Laurel Ann, Austenprose
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on 13 October 2010
I bought "And This Our Life" a couple of years back as the result of good reviews, and thoroughly enjoyed it. As the book was sub-titled, "Chronicles of the Darcy Family: Book 1," I decided to keep an eye out for any sequels. As a result, when I saw "Mr Darcy's Little Sister," I thought it must be Book 2, and the blurb written about it gave me the impression that although there might be some temporal overlap between the books, this one would be focusing more on Georgiana than the previous one's fairly even spread between her and Elizabeth and Darcy. So yay! New story! I pre-ordered it immediately.

Unfortunately, when I got the book this morning, I discovered that it is "And This Our Life" under a new title and with a much nicer cover. Given that Georgiana isn't the sole focus of the book, I'm not sure why the new title was felt necessary.

I'm thoroughly disappointed that I don't have a new book to add to my collection - and I've wasted £6 on a book I already own. Having said that, I'll probably keep it and donate the older one to a charity shop rather than go through the hassle of returning it because... well... better cover!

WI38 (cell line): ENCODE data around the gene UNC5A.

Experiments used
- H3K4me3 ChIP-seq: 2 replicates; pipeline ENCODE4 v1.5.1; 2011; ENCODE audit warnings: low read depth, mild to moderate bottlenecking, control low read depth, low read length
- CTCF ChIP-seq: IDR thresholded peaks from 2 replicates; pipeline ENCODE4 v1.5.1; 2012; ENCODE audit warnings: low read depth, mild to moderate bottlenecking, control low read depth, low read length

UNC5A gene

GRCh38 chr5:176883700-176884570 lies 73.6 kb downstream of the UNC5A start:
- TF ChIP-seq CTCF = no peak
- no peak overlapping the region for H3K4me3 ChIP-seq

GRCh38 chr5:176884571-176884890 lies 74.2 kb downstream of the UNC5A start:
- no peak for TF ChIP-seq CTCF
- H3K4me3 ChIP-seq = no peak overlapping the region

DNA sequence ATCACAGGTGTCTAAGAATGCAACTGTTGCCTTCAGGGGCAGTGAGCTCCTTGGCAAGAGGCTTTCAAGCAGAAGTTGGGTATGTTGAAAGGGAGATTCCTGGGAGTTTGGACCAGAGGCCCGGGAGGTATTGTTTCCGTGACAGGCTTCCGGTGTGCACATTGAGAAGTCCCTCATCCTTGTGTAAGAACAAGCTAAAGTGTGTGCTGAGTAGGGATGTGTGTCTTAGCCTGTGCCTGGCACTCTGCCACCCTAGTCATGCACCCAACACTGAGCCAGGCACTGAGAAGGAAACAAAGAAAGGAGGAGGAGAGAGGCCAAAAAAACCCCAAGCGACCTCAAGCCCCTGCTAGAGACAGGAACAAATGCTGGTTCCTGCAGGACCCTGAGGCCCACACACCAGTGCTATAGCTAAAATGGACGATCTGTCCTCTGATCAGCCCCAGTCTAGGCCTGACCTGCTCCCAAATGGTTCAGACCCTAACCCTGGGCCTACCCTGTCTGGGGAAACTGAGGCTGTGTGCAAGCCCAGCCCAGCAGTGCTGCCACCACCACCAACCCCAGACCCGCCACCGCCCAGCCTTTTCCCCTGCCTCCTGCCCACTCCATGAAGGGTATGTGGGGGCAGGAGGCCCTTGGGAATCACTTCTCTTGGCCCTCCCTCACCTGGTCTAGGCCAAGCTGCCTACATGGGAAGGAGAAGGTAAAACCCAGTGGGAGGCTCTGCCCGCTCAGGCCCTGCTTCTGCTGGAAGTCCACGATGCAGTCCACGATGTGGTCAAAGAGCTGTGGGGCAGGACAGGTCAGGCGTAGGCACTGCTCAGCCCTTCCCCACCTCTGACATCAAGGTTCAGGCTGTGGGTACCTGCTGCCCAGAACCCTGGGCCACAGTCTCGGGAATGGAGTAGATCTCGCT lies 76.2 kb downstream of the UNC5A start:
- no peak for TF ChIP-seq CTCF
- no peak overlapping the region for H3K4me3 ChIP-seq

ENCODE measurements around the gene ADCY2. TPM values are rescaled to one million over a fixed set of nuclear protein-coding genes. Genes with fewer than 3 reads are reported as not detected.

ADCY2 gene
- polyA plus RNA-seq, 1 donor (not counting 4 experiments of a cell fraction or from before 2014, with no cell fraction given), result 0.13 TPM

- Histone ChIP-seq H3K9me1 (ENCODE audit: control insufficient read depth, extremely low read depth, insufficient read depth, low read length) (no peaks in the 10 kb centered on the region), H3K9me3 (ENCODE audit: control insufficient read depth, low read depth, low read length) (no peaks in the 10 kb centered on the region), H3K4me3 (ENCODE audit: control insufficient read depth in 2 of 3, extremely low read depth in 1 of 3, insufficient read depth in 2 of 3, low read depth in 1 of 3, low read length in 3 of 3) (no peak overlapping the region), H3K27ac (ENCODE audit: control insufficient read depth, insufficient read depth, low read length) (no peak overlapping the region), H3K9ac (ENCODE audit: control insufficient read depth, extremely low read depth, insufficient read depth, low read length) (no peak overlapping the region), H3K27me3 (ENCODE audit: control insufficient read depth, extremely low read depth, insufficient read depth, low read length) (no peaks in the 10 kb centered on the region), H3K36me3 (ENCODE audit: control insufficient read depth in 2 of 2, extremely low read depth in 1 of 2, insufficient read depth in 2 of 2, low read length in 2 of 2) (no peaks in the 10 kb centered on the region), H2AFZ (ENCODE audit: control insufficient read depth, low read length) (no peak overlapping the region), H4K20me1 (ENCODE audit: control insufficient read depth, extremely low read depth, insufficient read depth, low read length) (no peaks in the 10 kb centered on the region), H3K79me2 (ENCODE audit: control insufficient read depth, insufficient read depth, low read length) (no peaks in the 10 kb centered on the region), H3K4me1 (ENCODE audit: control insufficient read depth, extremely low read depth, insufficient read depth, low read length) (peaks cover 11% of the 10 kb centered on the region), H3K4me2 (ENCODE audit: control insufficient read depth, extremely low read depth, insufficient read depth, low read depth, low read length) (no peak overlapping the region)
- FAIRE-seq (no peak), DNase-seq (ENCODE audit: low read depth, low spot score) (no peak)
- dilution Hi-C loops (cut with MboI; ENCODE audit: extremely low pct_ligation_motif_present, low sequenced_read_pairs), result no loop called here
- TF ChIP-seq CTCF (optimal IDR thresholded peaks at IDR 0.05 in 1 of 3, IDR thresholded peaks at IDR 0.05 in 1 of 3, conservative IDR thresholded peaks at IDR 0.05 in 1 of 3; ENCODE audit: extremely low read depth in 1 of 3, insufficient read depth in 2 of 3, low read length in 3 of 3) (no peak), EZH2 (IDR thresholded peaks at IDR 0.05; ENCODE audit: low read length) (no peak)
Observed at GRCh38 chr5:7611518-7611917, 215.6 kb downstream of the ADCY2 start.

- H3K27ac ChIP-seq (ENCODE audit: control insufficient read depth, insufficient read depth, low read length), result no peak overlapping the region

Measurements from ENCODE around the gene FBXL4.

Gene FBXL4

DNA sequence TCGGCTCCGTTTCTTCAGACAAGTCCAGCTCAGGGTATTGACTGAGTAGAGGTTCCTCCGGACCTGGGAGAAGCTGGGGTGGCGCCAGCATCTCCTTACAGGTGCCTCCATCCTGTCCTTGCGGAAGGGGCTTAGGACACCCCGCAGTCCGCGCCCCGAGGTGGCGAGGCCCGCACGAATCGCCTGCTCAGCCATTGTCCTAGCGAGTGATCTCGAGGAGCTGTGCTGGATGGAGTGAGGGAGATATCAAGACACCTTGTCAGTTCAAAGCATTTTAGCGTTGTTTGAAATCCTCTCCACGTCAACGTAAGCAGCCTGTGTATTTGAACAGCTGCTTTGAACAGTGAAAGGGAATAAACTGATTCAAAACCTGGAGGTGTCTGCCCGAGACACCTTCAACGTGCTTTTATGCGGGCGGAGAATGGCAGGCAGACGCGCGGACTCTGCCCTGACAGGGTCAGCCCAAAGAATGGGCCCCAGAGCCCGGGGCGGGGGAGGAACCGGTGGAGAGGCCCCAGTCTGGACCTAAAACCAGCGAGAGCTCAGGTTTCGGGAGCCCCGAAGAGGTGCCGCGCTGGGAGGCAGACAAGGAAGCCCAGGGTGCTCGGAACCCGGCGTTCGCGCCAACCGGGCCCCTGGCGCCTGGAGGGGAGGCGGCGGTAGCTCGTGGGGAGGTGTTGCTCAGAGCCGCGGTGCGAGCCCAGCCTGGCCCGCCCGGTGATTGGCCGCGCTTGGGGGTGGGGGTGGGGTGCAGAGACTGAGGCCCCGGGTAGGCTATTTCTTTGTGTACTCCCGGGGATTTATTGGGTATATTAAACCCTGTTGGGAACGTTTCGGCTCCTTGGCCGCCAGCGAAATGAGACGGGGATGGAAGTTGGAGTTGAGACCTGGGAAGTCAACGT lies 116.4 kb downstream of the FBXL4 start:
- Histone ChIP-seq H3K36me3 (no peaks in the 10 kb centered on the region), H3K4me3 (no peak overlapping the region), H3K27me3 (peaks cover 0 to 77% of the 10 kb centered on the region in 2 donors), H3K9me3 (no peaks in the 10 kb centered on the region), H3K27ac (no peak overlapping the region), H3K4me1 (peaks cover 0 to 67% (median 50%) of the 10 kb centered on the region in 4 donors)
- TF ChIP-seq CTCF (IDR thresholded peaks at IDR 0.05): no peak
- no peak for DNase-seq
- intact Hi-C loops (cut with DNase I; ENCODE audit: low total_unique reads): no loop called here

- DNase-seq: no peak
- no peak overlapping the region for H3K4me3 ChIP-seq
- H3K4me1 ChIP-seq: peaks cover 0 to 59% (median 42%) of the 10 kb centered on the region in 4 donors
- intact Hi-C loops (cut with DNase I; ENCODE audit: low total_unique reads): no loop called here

I've given it four stars because the book itself is very good, and shouldn't have to suffer for the bad information written about it.
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on 1 March 2012
This is a sequel to Pride and Prejudice, superior to most and vastly superior to some. It is very readable and does not try to blind you with its research into the period. A previous reviewer has mentioned it is a bit slow to get going. I should have liked more of Miss Bingley and Lady Catherine, and for them to be more horrible, but you can't have everything. There are a few Americanisms in the language (at least I assume the author is from the US) but she generally knows her stuff. Only one solecism as far as I can see - the Prince Regent is addressed as "Your Majesty", a title belonging to his father George III at this time - in Britain only the reigning monarch can be called Majesty. The Prince was ruling but not reigning and was addressed as "Your Royal Highness". At least he was in a printed loyal address to him which I have seen.
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on 3 March 2013
I was recommended this book by someone who knew my enjoyment of reading "sequels" to Pride and Prejudice and I was not disappointed. This is a great read showing the tale of Elizabeth and Darcy through the eyes of his little sister, Georgiana, together with her dream of obtaining a love like theirs for herself. Well worth reading for anyone who enjoys reading the "sequels" and I would certainly highly recommend it.
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on 30 December 2010
I was recommended this book by a friend and I thoroughly enjoyed it. It did not disappoint. I would thoroughly recommend this book. Enjoy